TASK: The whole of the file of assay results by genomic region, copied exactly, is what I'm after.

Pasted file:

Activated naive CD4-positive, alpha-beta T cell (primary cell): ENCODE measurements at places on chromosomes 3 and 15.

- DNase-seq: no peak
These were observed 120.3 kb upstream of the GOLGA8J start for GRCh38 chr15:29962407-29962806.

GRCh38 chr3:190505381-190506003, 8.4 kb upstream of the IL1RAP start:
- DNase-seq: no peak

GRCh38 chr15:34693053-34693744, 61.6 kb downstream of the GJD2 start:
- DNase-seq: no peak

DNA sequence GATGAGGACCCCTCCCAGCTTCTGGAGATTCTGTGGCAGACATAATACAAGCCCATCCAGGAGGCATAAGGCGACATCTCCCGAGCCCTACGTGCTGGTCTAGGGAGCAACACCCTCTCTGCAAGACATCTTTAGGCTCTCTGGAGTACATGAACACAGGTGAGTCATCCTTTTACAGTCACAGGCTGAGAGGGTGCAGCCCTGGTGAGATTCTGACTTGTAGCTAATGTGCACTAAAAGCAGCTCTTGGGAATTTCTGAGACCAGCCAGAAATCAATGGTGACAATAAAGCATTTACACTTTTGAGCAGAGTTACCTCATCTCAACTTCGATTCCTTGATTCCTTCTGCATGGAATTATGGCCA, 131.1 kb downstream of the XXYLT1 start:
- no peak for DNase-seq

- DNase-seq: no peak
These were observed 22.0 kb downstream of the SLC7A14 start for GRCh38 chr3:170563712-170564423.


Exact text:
Activated naive CD4-positive, alpha-beta T cell (primary cell): ENCODE measurements at places on chromosomes 3 and 15.

- DNase-seq: no peak
These were observed 120.3 kb upstream of the GOLGA8J start for GRCh38 chr15:29962407-29962806.

GRCh38 chr3:190505381-190506003, 8.4 kb upstream of the IL1RAP start:
- DNase-seq: no peak

GRCh38 chr15:34693053-34693744, 61.6 kb downstream of the GJD2 start:
- DNase-seq: no peak

DNA sequence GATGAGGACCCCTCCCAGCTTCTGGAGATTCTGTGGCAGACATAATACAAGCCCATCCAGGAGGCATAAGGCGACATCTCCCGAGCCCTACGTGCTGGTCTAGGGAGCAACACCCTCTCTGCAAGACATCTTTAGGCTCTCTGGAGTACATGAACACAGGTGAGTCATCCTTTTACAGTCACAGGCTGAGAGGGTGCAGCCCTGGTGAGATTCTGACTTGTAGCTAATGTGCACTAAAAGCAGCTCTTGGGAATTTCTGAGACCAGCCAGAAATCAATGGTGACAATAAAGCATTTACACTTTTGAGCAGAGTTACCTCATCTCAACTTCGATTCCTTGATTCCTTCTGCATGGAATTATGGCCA, 131.1 kb downstream of the XXYLT1 start:
- no peak for DNase-seq

- DNase-seq: no peak
These were observed 22.0 kb downstream of the SLC7A14 start for GRCh38 chr3:170563712-170564423.